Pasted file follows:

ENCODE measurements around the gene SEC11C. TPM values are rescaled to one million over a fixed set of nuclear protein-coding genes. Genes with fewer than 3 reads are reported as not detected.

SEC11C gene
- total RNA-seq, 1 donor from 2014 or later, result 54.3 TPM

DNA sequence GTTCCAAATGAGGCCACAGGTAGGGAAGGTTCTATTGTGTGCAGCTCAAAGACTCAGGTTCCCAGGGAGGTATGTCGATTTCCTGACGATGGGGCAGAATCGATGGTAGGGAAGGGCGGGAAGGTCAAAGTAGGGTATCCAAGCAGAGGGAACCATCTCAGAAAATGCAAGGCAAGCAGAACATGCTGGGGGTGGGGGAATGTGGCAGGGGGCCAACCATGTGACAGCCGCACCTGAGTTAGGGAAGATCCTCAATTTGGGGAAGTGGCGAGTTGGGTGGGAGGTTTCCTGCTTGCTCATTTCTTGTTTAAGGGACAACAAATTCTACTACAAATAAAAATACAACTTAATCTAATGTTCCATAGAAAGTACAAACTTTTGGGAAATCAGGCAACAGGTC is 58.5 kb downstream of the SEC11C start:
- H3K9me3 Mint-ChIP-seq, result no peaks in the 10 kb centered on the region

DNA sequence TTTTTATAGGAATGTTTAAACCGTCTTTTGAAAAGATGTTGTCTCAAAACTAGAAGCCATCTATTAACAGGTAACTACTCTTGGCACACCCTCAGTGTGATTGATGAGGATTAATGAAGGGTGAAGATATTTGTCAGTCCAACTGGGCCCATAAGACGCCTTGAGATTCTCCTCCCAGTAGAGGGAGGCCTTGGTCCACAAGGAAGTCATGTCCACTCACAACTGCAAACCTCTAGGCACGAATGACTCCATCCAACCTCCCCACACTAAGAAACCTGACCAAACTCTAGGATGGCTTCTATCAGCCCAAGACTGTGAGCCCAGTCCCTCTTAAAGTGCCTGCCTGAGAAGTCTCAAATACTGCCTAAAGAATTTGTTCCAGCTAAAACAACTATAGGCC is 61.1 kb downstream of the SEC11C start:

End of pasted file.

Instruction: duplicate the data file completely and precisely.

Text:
ENCODE measurements around the gene SEC11C. TPM values are rescaled to one million over a fixed set of nuclear protein-coding genes. Genes with fewer than 3 reads are reported as not detected.

SEC11C gene
- total RNA-seq, 1 donor from 2014 or later, result 54.3 TPM

DNA sequence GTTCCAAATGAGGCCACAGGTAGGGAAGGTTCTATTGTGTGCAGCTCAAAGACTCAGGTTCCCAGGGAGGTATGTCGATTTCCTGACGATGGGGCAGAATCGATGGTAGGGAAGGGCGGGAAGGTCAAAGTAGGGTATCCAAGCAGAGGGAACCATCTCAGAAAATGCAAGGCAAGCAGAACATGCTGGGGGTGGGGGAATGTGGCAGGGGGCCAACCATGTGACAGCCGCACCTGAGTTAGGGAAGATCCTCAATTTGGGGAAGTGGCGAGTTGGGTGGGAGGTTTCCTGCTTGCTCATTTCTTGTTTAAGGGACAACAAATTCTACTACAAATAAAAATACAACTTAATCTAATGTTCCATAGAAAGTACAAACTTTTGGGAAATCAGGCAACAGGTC is 58.5 kb downstream of the SEC11C start:
- H3K9me3 Mint-ChIP-seq, result no peaks in the 10 kb centered on the region

DNA sequence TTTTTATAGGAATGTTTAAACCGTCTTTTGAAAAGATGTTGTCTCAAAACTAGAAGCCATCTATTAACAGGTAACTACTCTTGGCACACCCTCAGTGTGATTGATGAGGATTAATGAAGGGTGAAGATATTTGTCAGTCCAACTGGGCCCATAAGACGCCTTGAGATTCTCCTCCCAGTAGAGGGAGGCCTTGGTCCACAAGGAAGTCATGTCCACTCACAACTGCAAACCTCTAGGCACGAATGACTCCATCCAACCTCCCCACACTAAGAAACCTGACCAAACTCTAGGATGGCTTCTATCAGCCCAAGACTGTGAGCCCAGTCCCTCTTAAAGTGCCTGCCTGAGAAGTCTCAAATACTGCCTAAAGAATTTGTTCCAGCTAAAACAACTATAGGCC is 61.1 kb downstream of the SEC11C start: